Wednesday morning began quietly, but by the evening Israel had a new defense minister: Benjamin Netanyahu.
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Netanyahu is already Israel's prime minister, foreign minister and communications chief. He grabbed yet another title after former Defense Minister Avigdor Lieberman resigned in protest over Netanyahu’s policies, including his decision to accept a cease-fire after intense clashes between Israel and Hamas as well as other Palestinian militants.
This latest round of violence, the most intense since the 2014 war, began Sunday night after a botched Israeli intelligence gathering operation left 7 Palestinian militants and one Israeli commando dead. On Monday, hundreds of rockets were fired into Israel from Gaza, and Israeli airstrikes flattened buildings throughout Gaza. Seven more Palestinian militants were killed in Gaza, one Palestinian was killed in Ashkelon and dozens were injured on both sides of the border.
Netanyahu was forced to defend his decision to accept the cease-fire hours after Israeli residents from the town of Sderot protested, demanding harsher action against Hamas.
"I hear the voices of the residents of the south," Netanyahu said, speaking Wednesday at a memorial service for the nation’s founding father, David Ben Gurion. "Believe me, they are precious to me, their words penetrate my heart."
"In normal times, a leader must be attentive to the hearts of the people, and our people are wise. But in times of crisis, when making critical decisions in the field of security, the public cannot always be a partner in the crucial considerations that must be concealed from the enemy," he said.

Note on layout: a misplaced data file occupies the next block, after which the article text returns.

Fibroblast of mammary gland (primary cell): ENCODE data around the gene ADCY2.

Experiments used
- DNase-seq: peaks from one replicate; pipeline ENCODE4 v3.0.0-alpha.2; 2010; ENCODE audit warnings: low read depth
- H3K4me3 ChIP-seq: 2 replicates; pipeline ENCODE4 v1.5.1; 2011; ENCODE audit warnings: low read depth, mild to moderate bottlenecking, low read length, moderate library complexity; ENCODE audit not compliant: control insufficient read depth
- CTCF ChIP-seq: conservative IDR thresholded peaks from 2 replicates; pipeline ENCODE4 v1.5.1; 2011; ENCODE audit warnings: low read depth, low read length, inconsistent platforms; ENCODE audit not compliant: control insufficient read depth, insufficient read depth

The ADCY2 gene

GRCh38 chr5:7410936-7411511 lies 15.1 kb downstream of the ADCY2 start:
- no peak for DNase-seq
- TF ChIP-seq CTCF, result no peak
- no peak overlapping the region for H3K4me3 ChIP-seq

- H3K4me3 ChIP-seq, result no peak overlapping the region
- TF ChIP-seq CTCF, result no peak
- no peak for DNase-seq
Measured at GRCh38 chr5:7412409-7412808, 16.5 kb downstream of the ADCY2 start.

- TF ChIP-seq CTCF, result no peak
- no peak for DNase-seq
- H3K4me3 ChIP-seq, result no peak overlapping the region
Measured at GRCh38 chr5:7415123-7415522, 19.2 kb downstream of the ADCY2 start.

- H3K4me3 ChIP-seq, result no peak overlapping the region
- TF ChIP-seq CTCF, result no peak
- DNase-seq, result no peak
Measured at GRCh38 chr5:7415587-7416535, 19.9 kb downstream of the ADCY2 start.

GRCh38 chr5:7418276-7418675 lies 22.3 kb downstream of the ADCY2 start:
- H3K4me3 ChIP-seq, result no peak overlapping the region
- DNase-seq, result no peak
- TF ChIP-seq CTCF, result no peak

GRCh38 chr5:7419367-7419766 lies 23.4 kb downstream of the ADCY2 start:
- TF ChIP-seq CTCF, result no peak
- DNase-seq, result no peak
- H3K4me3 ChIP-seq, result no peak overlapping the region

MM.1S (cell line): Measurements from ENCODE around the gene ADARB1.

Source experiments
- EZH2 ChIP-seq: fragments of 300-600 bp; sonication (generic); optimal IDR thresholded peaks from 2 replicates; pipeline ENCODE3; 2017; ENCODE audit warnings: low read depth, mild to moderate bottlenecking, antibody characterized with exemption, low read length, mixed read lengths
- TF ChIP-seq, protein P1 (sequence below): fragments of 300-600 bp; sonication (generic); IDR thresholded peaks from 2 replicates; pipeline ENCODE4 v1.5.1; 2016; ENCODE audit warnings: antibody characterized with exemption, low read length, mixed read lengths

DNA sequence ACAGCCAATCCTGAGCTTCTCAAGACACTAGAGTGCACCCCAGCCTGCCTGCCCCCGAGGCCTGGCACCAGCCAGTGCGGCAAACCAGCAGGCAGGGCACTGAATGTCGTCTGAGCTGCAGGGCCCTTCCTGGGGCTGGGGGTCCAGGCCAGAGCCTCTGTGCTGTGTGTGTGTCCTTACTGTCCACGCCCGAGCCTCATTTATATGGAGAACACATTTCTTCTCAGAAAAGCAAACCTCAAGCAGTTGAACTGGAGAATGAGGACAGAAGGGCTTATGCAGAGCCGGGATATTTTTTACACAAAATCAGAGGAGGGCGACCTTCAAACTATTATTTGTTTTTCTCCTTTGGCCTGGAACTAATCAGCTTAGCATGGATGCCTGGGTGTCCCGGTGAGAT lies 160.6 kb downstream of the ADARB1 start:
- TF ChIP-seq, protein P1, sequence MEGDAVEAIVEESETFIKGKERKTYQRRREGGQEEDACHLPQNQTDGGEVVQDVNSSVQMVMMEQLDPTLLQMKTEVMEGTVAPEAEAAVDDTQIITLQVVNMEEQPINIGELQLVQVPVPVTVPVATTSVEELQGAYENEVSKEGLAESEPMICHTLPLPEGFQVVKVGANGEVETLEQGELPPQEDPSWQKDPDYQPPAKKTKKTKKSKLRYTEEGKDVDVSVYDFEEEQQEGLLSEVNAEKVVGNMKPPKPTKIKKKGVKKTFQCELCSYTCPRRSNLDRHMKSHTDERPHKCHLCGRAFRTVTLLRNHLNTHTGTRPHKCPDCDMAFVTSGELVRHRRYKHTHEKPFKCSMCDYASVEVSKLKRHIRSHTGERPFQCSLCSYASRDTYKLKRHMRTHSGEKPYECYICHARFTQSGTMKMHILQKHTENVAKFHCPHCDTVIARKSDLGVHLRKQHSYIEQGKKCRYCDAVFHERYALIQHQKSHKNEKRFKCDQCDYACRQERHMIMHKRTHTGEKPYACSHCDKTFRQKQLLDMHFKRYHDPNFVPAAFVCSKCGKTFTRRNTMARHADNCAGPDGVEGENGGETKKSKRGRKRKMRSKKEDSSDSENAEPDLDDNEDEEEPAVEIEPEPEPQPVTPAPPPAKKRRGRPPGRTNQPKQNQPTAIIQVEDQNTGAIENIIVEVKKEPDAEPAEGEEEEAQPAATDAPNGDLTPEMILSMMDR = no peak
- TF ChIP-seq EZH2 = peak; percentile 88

"Our enemies have pleaded for a cease-fire, and they know very well why," Netanyahu added, using the world “cease-fire” for the first time since Sunday. After a marathon 7-hour cabinet meeting on Tuesday, Israeli government officials didn’t use the word, saying instead there would be calm unless action “was required.”
But hours later, Netanyahu lost his hard right defense minister.
“I am here to announce my resignation as the Defense Minister for the State of Israel," Lieberman said at a press conference on Wednesday morning.
“It’s no secret that there were differences between Netanyahu and me," he said, calling the cease-fire a "surrender to terror" and denying he ever supported it.
“I could not continue in my position. I can’t look in the eyes of residents in the south and families of the kidnapped soldiers."
Lieberman added that he also disagreed with the decision by Netanyahu's government to allow Qatari cash and fuel to enter Gaza last weekend, which was used to pay civil servant salaries and provide much-needed electricity. Over the weekend, some Gaza neighborhoods enjoyed 8 hours of electricity, a massive triumph for many people. Lieberman also called for early elections.
Lieberman will return to the Knesset as a member, but his party, Yisrael Beiteinu, is no longer part of Netanyahu's governing coalition, leaving the prime minister with a razor thin majority of just 61 votes.
While Netanyahu's party, Likud, said he can handle taking on the responsibilities of defense minister as well, officials from Education Minister Naftali Bennett's party, Beit Hayehudi, have told Israeli press that unless he is given the defense minister, he will pull his party out of the coalition. Without Beit Hayehudi, Netanyahu's fourth government will collapse.
So while the cease-fire holds with Gaza, Netanyahu's government may not last the night.